This is an introduction to linear algebra. The main part of the book features row operations and everything is done in terms of the row reduced echelon form and specific algorithms. At the end, the more abstract notions of vector spaces and linear transformations on vector spaces are presented. This is intended to be a first course in linear algebra for students who are sophomores or juniors who have had a course in one variable calculus and a reasonable background in college algebra.
There are many books on graph theory. Prof. Oporowski recommends the references listed above, but they are not absolutely necessary. He will present the lectures with his own notes, which will be available for download, and which should make good study material. However, the amount of detail in the lecture notes is less than that of either of the mentioned books. If your interest in the subject is anything more than superficial, you would be well advised to get at least one of those books - especially the first one listed.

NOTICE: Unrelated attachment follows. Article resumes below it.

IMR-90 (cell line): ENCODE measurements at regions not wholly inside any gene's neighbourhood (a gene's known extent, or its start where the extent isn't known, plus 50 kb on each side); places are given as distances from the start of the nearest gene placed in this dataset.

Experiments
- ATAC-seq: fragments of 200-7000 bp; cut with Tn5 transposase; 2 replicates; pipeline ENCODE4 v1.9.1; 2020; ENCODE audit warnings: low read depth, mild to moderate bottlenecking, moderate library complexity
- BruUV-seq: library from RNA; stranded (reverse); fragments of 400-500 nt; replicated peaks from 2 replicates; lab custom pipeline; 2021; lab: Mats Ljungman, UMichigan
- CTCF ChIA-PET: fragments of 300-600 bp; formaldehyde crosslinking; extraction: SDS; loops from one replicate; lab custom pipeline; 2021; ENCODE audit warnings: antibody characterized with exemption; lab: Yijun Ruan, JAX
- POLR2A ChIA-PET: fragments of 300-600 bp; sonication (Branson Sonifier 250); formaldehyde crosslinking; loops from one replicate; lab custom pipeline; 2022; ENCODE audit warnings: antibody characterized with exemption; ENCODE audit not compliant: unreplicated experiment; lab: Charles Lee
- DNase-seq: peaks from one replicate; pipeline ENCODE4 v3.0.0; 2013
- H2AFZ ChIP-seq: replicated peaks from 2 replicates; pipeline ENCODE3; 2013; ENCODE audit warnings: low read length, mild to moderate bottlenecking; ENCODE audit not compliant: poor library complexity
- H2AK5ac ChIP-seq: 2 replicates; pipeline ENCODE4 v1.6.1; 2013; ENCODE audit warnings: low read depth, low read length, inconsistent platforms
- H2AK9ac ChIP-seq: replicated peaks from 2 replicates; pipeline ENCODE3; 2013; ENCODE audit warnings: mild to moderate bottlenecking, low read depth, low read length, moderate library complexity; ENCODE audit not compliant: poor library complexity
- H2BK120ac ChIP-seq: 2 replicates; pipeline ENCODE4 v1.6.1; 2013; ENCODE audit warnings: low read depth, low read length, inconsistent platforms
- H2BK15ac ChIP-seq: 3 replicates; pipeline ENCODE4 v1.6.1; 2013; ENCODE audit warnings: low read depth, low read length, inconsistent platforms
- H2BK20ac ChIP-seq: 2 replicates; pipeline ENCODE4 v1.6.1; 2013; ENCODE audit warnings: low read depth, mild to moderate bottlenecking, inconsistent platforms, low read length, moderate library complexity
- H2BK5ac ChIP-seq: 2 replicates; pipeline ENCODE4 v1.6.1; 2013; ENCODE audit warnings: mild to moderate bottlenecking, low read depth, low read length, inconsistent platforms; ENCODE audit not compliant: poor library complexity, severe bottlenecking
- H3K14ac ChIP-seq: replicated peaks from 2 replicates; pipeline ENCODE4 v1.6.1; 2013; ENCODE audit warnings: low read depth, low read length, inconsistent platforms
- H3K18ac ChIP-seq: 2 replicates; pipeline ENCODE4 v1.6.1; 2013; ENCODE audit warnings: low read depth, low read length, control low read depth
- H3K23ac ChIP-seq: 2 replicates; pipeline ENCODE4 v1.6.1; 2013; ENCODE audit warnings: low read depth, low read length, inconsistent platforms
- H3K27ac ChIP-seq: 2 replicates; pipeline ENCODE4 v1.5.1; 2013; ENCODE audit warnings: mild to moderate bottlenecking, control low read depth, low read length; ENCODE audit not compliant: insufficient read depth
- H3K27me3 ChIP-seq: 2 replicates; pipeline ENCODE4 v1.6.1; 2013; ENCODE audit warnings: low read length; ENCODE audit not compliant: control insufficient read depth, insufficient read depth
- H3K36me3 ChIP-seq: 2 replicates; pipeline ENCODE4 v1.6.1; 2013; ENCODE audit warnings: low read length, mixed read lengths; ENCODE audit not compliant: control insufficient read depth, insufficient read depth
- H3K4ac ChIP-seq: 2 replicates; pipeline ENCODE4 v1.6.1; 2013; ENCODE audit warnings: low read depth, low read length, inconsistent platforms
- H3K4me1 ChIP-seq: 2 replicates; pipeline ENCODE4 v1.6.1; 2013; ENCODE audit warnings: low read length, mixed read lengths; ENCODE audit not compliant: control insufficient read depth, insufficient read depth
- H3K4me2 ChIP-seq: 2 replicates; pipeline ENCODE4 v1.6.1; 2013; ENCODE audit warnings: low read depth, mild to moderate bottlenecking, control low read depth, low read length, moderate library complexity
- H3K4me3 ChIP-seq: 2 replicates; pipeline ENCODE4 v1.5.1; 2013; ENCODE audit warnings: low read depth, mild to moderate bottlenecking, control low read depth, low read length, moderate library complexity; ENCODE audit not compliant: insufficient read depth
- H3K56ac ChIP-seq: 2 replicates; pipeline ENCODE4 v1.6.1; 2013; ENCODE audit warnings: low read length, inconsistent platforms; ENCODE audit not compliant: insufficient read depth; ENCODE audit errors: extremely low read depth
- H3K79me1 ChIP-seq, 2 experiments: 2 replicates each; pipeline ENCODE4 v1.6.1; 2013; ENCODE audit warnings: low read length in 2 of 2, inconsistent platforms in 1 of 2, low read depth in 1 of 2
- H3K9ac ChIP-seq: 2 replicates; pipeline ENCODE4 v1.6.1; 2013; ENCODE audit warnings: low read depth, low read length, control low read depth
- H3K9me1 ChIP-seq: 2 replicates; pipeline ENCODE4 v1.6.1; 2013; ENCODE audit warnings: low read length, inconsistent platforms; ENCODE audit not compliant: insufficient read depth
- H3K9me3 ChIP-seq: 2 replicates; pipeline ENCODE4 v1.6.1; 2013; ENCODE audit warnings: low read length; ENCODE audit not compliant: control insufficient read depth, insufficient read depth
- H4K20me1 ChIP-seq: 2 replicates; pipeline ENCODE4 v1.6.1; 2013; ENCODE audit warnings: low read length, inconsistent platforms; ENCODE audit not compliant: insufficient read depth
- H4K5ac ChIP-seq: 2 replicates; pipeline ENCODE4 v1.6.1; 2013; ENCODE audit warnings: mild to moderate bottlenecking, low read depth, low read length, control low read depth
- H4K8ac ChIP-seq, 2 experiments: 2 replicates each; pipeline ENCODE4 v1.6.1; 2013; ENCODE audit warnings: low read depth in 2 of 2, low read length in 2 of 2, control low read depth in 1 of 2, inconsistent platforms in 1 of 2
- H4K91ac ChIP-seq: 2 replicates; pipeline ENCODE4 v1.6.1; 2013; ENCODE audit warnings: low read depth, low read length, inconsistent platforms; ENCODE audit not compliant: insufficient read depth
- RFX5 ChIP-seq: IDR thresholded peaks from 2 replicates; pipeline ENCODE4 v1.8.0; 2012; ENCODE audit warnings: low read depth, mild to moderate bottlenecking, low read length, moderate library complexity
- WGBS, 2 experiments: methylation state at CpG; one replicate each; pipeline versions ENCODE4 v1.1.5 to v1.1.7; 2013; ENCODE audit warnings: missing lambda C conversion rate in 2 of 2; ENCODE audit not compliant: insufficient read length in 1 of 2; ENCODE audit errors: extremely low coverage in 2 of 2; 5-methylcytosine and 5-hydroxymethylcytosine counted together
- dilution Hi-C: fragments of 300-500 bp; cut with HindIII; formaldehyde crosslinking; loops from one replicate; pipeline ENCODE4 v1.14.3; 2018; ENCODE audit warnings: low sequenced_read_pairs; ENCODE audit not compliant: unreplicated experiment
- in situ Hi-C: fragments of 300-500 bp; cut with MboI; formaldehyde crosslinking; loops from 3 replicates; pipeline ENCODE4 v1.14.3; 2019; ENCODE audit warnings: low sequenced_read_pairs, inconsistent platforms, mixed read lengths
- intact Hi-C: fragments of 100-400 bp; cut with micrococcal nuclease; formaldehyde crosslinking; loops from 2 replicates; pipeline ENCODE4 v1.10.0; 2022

This is an introduction to algebraic topology. In algebraic topology, topological questions are related to algebraic questions. Sometimes this allows one to answer the topological questions using algebra. We will discuss homotopy, homotopy type, the fundamental group, the Jordan curve theorem, Brouwer fixed point theorem, covering spaces, and time permitting elementary aspects of higher homotopy groups. We will study chapters 0 and 1 and perhaps the elementary parts of chapter 4. Munkres's Topology will be an alternative source.
This course is an introduction to algebraic topology, with an emphasis on homology and cohomology. The goal will be to cover as much of the material in chapters 2 and 3 of Hatcher's book as time permits. This includes simplicial, singular and cellular homology, excision, the Mayer-Vietoris sequence, cohomology groups, the Universal Coefficient Theorem, the cup product, and Poincare duality. 153554b96e